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Google Announces Project 10^100 Winners 133

Kilrah_il writes with news that Google has selected winners for Project 10^100, a contest to find the best ideas to change the world. Among the winners is the Khan Academy, which we've discussed previously. Google is "providing $2 million to support the creation of more courses and to enable the Khan Academy to translate their core library into the world’s most widely spoken languages." The other winning projects are: FIRST, an organization fostering math and science education through team competition; Public.Resource.Org, a government transparency effort focused on online access to public documents; Shweeb, a silly-looking method of human-powered urban transit; and the African Institute for Mathematical Sciences, a center aimed at promoting graduate-level math and science education in Africa.

Comment Re:Keys (Score 1) 229

I've never had any problems with security updates on pirated Windows boxes if update policy is set to Custom(Only notify about updates). So you should just pick the desired ones.
I only noticed activation removal when updating office xp because of some updates. But I've just probably got a bad hack.
Hardware Hacking

Submission + - Typing on the Edge

An anonymous reader writes: As tech pervades every aspect of our lives we have started to see a new type of product come about, something that can only be described as tech luxury. The diNovo Edge is the first keyboard to be part of Logitech's Advanced Peripherals line. These are high-end components whose goal is to match style with serious performance. This by itself does not tell us much about the keyboard, but we know that is has been promoted to the same category of items as Logitech's Z-10 speakers and MX Revolution mouse so there must be something to it.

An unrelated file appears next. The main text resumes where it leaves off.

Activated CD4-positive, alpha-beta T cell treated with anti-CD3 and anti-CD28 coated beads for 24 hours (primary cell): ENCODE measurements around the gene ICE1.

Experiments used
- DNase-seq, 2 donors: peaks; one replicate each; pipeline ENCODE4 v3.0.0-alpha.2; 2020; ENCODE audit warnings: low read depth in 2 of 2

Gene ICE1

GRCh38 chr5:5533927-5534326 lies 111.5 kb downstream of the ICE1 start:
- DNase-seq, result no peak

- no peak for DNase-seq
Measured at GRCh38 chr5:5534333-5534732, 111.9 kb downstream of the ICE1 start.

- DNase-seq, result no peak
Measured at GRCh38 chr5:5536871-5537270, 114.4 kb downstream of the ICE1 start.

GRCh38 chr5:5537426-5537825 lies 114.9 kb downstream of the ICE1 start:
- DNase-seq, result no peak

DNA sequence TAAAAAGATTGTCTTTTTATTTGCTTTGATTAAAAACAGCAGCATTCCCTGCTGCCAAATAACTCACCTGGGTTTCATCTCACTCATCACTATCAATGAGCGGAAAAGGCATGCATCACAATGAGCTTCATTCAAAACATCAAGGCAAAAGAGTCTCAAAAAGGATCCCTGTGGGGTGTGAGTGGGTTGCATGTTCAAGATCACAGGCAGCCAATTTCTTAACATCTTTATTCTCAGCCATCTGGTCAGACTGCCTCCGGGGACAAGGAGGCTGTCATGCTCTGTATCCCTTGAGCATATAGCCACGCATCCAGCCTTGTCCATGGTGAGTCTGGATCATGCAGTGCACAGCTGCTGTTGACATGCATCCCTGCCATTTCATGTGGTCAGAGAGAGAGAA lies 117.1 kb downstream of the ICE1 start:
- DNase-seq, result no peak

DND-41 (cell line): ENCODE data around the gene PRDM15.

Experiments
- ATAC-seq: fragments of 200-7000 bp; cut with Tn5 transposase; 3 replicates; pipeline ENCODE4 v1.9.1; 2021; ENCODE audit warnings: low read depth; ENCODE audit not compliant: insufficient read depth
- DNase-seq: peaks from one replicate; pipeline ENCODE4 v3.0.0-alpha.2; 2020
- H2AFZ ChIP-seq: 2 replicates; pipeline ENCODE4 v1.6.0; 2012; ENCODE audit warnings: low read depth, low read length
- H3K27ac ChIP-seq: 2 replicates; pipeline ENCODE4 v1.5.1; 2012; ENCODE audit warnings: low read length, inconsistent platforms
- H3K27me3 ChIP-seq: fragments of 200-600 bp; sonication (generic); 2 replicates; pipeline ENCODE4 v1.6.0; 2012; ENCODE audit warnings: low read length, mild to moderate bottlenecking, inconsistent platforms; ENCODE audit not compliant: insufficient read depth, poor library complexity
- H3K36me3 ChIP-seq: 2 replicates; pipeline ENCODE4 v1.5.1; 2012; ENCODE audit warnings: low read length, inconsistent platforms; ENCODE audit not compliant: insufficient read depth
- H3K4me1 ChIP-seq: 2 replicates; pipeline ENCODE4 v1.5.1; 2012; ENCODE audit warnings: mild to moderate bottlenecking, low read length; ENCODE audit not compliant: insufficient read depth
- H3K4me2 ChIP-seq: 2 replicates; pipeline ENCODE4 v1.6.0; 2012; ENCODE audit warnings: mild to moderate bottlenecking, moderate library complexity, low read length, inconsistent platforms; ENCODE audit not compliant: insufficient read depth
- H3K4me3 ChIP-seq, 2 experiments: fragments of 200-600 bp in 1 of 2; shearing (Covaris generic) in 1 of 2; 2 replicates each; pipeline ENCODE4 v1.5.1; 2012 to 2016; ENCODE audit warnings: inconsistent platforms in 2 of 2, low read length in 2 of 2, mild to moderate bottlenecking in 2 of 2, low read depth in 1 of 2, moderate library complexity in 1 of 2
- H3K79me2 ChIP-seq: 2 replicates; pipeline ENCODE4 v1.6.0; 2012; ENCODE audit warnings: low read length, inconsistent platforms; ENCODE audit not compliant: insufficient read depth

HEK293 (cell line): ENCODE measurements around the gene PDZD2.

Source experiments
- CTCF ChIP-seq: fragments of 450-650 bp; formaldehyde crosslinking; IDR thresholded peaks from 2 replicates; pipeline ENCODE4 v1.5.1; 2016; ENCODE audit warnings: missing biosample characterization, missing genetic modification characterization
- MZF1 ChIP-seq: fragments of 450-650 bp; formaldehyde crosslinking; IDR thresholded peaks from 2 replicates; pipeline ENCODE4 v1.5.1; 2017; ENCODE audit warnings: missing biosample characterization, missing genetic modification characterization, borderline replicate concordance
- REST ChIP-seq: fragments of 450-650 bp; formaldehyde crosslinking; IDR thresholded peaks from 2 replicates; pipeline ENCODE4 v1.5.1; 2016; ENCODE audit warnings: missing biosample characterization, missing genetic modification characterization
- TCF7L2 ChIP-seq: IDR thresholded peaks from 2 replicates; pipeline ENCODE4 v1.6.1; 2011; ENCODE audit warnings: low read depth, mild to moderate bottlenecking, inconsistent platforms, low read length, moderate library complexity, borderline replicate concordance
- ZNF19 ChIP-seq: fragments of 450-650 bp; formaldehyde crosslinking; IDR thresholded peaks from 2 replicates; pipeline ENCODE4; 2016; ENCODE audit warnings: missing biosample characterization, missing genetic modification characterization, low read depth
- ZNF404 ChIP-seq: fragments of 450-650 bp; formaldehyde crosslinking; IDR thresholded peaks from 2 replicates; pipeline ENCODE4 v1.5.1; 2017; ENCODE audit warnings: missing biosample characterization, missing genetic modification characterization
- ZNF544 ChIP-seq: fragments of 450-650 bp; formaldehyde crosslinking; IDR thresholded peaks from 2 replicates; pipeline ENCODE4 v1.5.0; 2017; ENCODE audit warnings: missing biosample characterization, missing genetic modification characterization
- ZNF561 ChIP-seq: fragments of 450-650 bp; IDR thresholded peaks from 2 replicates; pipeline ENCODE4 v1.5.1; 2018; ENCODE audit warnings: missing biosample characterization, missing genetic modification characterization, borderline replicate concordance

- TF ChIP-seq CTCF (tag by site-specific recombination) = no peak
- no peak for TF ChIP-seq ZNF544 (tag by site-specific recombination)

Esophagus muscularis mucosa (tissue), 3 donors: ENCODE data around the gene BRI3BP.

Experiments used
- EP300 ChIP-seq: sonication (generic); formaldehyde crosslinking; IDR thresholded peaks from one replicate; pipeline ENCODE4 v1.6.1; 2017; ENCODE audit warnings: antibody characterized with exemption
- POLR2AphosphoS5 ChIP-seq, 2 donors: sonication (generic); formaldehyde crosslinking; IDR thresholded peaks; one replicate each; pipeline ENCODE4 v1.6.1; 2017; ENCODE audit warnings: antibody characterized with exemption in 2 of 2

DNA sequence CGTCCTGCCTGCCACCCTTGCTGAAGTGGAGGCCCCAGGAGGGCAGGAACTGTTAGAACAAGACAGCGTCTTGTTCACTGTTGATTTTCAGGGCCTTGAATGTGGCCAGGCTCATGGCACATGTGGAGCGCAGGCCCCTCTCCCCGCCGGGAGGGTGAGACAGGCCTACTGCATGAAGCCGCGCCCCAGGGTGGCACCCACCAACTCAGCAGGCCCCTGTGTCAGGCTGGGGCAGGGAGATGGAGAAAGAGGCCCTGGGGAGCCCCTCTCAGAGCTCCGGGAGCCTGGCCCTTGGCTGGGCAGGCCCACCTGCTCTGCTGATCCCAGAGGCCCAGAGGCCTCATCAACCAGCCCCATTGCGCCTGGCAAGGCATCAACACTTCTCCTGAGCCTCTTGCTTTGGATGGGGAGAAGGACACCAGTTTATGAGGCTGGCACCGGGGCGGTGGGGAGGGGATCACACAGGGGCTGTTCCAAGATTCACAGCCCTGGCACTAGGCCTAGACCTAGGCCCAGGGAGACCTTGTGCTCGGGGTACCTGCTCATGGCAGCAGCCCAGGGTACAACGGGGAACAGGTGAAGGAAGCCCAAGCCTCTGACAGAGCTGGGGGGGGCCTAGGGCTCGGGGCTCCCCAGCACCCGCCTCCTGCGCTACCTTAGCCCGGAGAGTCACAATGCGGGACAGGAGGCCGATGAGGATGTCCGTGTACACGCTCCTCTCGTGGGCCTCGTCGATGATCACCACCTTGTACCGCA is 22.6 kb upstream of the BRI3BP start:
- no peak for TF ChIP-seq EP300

X

Submission + - Now you see it, now you don't -News Escrow needed?

An anonymous reader writes: This story from computerworld (keyword: scareware) was up for one day and has now disappeared. Infoworld still has the story. The issue is that I posted a comment and not only is my comment gone but the whole story (from computerworld). It's as if they never posted the story. But a search on computerworld.com's site (using "scarewaer") shows the summary of the story but it links to the web root (computerworld.com/). I've seen this a few times before and IMHO destroys the integrity of journalism. They can simply change the story or remove it from their servers when they see fit. And please, I request no argument pertaining to 'private company, capitalism, free market, etc'. You can no longer say "it's there in black and white". You pass the fresh link onto your friends who think you're crazy because no such story exists when they attempt to access it, or even worse; the story's content (and meaning) is changed on the fly without any record of the change. Google it: http://www.google.com/search?hl=en&q=scareware+msn +live InfoWorld: http://www.infoworld.com/article/07/02/20/HNmicros oftscareware_1.html Computerworld search for scareware: http://computerworld.com/action/googleSearch.do?cx =014839440456418836424%3A-khvkt1lc-e&q=scareware&c of=FORID%3A9#479 There should be some sort of editorial escrow site that accepts news and updates but does not allow the "original record" to change.

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